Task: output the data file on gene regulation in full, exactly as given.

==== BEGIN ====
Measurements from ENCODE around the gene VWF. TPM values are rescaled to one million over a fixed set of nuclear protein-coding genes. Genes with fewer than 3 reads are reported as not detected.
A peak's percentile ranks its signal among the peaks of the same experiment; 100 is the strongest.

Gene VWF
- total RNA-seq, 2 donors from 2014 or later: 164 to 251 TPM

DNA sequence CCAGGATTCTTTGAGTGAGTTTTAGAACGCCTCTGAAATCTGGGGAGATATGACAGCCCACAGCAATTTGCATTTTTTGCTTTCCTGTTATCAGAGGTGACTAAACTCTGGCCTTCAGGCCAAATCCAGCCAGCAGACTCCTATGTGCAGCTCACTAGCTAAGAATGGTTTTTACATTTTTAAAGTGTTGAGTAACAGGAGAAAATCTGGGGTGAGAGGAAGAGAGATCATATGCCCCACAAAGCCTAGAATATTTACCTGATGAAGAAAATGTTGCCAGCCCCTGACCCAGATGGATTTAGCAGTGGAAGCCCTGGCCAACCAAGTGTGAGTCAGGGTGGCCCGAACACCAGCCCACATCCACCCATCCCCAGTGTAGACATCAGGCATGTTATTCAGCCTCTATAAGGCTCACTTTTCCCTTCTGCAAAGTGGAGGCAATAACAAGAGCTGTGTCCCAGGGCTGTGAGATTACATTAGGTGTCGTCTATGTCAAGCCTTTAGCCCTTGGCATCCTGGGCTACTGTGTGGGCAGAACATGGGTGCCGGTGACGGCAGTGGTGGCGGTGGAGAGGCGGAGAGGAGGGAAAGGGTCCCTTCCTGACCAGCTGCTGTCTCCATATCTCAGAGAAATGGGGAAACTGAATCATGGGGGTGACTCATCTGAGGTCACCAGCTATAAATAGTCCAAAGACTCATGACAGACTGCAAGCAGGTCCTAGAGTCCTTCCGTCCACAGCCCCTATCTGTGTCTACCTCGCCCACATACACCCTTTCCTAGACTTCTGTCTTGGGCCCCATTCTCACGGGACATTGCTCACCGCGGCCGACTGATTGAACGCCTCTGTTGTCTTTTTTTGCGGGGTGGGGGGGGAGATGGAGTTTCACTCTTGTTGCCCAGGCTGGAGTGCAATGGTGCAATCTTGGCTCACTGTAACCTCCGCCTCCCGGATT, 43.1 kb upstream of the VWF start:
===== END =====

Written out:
Measurements from ENCODE around the gene VWF. TPM values are rescaled to one million over a fixed set of nuclear protein-coding genes. Genes with fewer than 3 reads are reported as not detected.
A peak's percentile ranks its signal among the peaks of the same experiment; 100 is the strongest.

Gene VWF
- total RNA-seq, 2 donors from 2014 or later: 164 to 251 TPM

DNA sequence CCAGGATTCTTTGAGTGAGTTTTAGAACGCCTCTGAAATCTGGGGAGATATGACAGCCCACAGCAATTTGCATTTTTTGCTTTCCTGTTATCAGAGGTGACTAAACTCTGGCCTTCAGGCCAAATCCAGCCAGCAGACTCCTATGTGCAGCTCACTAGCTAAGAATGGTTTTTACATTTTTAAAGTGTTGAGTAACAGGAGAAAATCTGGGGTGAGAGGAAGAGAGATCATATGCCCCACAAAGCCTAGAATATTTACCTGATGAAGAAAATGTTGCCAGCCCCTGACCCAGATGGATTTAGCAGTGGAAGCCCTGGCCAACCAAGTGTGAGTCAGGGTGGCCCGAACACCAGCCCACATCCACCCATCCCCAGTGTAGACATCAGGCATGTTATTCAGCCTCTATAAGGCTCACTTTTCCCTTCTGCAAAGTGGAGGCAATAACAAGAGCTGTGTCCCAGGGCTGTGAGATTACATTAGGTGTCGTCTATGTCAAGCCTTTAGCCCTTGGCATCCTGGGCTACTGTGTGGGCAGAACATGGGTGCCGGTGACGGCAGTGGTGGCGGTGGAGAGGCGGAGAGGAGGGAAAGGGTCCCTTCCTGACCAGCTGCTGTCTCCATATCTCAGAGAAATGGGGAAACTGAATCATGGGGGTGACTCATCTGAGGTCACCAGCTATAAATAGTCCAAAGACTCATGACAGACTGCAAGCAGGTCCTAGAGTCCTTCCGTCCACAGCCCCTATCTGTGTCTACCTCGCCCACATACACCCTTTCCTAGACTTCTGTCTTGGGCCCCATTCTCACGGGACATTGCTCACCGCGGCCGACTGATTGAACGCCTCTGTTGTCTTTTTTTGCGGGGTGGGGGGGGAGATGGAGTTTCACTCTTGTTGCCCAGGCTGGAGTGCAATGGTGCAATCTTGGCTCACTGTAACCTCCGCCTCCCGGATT, 43.1 kb upstream of the VWF start: